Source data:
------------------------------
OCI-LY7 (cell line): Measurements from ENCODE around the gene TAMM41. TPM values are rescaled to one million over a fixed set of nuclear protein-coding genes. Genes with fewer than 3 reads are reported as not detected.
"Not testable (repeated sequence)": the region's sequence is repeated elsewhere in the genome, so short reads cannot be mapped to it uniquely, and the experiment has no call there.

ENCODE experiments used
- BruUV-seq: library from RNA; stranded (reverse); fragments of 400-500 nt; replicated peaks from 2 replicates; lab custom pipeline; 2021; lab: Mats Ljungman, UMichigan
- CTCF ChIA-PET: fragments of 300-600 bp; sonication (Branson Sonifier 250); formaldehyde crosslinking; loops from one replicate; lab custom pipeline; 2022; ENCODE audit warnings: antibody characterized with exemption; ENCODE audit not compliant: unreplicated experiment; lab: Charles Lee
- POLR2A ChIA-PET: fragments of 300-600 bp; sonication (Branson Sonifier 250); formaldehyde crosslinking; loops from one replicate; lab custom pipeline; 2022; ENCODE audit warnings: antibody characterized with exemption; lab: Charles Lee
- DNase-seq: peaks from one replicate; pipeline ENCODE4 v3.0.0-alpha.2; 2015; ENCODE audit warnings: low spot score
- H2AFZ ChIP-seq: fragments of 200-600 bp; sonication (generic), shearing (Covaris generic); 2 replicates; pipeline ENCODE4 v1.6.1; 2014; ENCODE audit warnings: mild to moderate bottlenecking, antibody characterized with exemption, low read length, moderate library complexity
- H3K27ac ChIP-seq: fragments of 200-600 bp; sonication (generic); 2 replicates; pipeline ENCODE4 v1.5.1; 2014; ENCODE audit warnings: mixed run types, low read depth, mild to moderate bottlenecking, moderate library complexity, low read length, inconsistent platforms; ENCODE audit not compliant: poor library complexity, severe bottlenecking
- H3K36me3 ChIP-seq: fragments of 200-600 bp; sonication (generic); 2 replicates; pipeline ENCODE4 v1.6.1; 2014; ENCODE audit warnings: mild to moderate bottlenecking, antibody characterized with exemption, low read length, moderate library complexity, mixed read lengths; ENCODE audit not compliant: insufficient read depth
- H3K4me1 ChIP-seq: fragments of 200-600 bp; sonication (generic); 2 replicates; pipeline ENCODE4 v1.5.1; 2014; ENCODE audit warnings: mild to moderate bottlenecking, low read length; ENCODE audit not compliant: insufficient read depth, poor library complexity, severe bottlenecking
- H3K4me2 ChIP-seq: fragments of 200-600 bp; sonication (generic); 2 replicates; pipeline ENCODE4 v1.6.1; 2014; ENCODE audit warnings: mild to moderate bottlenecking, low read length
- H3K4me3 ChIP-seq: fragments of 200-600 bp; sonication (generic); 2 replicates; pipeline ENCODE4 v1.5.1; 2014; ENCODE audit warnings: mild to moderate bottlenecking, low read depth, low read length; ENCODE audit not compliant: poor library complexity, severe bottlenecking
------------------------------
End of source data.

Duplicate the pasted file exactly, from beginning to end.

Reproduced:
OCI-LY7 (cell line): Measurements from ENCODE around the gene TAMM41. TPM values are rescaled to one million over a fixed set of nuclear protein-coding genes. Genes with fewer than 3 reads are reported as not detected.
"Not testable (repeated sequence)": the region's sequence is repeated elsewhere in the genome, so short reads cannot be mapped to it uniquely, and the experiment has no call there.

ENCODE experiments used
- BruUV-seq: library from RNA; stranded (reverse); fragments of 400-500 nt; replicated peaks from 2 replicates; lab custom pipeline; 2021; lab: Mats Ljungman, UMichigan
- CTCF ChIA-PET: fragments of 300-600 bp; sonication (Branson Sonifier 250); formaldehyde crosslinking; loops from one replicate; lab custom pipeline; 2022; ENCODE audit warnings: antibody characterized with exemption; ENCODE audit not compliant: unreplicated experiment; lab: Charles Lee
- POLR2A ChIA-PET: fragments of 300-600 bp; sonication (Branson Sonifier 250); formaldehyde crosslinking; loops from one replicate; lab custom pipeline; 2022; ENCODE audit warnings: antibody characterized with exemption; lab: Charles Lee
- DNase-seq: peaks from one replicate; pipeline ENCODE4 v3.0.0-alpha.2; 2015; ENCODE audit warnings: low spot score
- H2AFZ ChIP-seq: fragments of 200-600 bp; sonication (generic), shearing (Covaris generic); 2 replicates; pipeline ENCODE4 v1.6.1; 2014; ENCODE audit warnings: mild to moderate bottlenecking, antibody characterized with exemption, low read length, moderate library complexity
- H3K27ac ChIP-seq: fragments of 200-600 bp; sonication (generic); 2 replicates; pipeline ENCODE4 v1.5.1; 2014; ENCODE audit warnings: mixed run types, low read depth, mild to moderate bottlenecking, moderate library complexity, low read length, inconsistent platforms; ENCODE audit not compliant: poor library complexity, severe bottlenecking
- H3K36me3 ChIP-seq: fragments of 200-600 bp; sonication (generic); 2 replicates; pipeline ENCODE4 v1.6.1; 2014; ENCODE audit warnings: mild to moderate bottlenecking, antibody characterized with exemption, low read length, moderate library complexity, mixed read lengths; ENCODE audit not compliant: insufficient read depth
- H3K4me1 ChIP-seq: fragments of 200-600 bp; sonication (generic); 2 replicates; pipeline ENCODE4 v1.5.1; 2014; ENCODE audit warnings: mild to moderate bottlenecking, low read length; ENCODE audit not compliant: insufficient read depth, poor library complexity, severe bottlenecking
- H3K4me2 ChIP-seq: fragments of 200-600 bp; sonication (generic); 2 replicates; pipeline ENCODE4 v1.6.1; 2014; ENCODE audit warnings: mild to moderate bottlenecking, low read length
- H3K4me3 ChIP-seq: fragments of 200-600 bp; sonication (generic); 2 replicates; pipeline ENCODE4 v1.5.1; 2014; ENCODE audit warnings: mild to moderate bottlenecking, low read depth, low read length; ENCODE audit not compliant: poor library complexity, severe bottlenecking